A Universe in the Heartlands

Interview by Tay Huizhen
Photography by Jovian Lim

When walking down the Lorong Liput entrance to Holland Village, there is a shaded section towards the left where a vast, colourful array of magazines, newspapers and periodicals—both mainstream and eclectic—sits. Third-generation owner Mr. P Senthilmurugan, known to his customers as Sam, has kept the long-running heartland newsstand afloat out of sheer love for the business. The soft-spoken man shares his take on new media and lesser-known facts about the popular family-run store.

A universe in the heartlands thambi magazine store

Thambi Magazine Store has been around for a long time. How did it start?

My grandfather, Govindasamy, was a migrant from India who came to Singapore in the 1930s. He delivered newspapers on bicycle in the Holland Village kampong. At that time, my father, G.P. Thambi, was still schooling when he met with an accident. He didn’t go back to his studies and, instead, helped my dad with his business. The British soldiers who stayed in Chip Bee Gardens would ask my father for popular magazines. In 1996, we got the shop space.

And you took over soon after? How did your father show you the ropes?

I was preparing to become a seaman but it was too labour-intensive. From young, I helped my dad to sort the newspapers early every morning, at seven, to get pocket money. But when he had diabetes later on, I took over the family business. I never wanted to do it, but I’m really thankful to my dad because my love for the business grew over time. He tells me that the more you struggle, the better you will be.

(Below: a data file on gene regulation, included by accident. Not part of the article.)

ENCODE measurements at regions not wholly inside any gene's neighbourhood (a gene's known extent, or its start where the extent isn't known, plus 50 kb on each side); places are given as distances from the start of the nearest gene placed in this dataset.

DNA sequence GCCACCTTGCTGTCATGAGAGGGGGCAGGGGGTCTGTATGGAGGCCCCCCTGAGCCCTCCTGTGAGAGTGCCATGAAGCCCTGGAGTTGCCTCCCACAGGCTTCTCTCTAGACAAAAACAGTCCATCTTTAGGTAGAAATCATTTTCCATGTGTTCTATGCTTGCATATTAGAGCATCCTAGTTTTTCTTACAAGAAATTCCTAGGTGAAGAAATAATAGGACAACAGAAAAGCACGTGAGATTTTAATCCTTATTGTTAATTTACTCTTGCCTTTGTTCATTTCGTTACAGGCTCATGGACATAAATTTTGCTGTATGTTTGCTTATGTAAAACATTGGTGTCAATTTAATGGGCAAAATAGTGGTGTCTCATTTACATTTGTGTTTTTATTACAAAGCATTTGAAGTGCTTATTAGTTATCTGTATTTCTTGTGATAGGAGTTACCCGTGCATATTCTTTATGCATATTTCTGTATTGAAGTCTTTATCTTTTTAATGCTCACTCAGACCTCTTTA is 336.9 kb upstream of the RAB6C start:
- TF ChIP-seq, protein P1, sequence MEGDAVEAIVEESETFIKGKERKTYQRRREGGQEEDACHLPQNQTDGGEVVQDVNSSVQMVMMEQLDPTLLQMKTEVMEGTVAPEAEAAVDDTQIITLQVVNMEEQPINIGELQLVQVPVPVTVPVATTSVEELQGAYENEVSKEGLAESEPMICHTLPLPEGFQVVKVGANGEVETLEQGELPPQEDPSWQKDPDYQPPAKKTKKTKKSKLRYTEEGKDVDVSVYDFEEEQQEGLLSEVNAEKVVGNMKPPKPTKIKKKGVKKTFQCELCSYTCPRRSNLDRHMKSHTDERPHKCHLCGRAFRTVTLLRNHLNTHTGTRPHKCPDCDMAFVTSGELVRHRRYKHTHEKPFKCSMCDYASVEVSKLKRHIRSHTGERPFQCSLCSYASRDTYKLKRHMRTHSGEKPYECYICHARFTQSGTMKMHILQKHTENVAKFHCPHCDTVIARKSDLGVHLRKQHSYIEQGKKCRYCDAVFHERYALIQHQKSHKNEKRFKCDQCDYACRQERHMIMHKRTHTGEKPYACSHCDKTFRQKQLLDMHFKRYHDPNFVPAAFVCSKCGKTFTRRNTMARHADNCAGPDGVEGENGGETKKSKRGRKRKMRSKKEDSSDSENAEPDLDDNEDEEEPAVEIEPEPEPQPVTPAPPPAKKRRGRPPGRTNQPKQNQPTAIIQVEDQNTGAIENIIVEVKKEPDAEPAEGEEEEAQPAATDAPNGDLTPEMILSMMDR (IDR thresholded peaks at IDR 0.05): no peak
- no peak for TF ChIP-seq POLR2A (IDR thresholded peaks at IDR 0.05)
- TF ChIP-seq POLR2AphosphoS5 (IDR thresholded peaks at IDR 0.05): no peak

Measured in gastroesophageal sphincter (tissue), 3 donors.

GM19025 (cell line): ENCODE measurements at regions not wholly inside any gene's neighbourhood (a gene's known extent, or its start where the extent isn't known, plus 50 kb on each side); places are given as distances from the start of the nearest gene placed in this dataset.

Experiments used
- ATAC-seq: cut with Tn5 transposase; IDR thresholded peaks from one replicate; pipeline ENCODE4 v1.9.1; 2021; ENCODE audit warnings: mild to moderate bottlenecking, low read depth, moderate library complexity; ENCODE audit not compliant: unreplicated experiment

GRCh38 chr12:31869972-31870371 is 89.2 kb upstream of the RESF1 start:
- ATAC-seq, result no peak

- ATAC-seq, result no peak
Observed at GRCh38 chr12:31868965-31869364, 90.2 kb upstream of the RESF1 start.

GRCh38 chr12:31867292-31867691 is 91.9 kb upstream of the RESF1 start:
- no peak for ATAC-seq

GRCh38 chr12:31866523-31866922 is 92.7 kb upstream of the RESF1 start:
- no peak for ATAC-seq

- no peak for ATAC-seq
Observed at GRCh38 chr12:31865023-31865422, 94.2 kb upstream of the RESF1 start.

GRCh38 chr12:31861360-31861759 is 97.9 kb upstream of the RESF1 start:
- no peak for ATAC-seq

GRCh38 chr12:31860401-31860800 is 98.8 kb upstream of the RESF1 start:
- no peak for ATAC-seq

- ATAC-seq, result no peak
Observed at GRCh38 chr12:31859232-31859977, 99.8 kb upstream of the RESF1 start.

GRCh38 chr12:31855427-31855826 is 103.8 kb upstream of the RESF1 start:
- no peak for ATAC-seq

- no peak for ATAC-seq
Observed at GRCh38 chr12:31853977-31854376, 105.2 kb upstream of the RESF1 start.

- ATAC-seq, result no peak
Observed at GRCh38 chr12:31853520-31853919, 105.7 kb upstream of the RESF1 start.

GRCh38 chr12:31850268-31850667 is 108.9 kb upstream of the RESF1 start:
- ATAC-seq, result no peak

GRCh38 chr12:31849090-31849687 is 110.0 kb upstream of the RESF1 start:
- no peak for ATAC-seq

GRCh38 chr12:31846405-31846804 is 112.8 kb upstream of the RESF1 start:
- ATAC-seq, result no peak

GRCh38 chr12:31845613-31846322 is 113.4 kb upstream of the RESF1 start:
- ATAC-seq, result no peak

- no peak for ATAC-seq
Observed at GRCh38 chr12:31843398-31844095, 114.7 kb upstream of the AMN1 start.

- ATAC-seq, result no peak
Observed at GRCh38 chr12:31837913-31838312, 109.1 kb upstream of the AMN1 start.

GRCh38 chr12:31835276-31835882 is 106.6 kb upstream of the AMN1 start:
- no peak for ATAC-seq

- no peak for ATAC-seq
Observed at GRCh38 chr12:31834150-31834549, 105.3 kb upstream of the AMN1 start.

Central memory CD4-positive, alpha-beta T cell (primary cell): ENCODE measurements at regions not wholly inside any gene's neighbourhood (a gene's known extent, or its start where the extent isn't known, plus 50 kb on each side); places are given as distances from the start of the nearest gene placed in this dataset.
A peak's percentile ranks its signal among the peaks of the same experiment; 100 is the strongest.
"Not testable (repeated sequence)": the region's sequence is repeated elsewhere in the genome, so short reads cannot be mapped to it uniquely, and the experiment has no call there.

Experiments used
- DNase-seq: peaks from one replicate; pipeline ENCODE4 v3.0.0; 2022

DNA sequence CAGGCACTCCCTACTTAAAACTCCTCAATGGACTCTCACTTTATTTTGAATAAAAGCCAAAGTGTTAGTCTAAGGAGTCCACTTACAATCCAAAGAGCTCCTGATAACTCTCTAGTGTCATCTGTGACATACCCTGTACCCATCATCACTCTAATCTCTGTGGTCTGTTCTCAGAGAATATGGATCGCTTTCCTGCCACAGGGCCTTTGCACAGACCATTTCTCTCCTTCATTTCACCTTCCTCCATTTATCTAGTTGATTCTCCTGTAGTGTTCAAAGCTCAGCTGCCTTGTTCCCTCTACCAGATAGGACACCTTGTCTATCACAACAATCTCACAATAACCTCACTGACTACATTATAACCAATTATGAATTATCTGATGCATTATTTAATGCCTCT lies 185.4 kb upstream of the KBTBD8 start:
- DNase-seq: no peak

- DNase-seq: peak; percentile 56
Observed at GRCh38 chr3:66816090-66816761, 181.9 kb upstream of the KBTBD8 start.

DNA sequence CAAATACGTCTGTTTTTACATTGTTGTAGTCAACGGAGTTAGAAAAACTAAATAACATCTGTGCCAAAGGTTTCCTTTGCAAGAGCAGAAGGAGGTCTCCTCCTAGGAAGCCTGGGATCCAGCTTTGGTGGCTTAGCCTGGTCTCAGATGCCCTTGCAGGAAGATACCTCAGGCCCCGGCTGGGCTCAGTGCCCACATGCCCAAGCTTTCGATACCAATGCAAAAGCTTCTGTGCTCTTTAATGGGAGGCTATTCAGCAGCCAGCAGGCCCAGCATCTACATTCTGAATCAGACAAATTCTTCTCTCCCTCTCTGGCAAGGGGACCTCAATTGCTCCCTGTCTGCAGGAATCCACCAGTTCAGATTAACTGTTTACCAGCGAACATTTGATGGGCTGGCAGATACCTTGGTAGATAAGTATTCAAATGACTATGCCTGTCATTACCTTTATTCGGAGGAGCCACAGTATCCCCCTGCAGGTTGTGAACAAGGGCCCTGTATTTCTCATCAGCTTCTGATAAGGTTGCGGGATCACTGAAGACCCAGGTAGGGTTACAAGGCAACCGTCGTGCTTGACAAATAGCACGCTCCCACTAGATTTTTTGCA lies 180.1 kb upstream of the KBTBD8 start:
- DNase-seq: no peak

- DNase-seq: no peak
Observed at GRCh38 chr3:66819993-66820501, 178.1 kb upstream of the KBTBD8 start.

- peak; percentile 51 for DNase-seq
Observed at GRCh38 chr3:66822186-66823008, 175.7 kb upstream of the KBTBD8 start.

A universe in the heartlands thambi magazine store

What was the publishing industry like back then, as compared to now?

Back then, money was small but value was big. The industry today has reached its peak; you can get any magazine easily. People say that technology is killing the industry, but I think the trade will survive. Browsing magazines at a shop is more relaxing than searching for titles on the net. My friends have told me to diversify, saying, “All youngsters are now on iPhones or iPads. WHSmith and Borders have all gone down.” Others also said my business would die during the dot-com boom. I’ve had good times, and days where I had to struggle, but nothing ventured, nothing gained.

Since taking over, what new elements have you introduced to the business?

In those days, my father would wrap up the magazines. But there would be no exposure to new customers this way. So, I came up with the display and how the magazines should be categorised. Magazine display is an art. One subject can have different angles. You must know the titles well to classify them.

Read more in The U Press N˚2 (Singapore edition).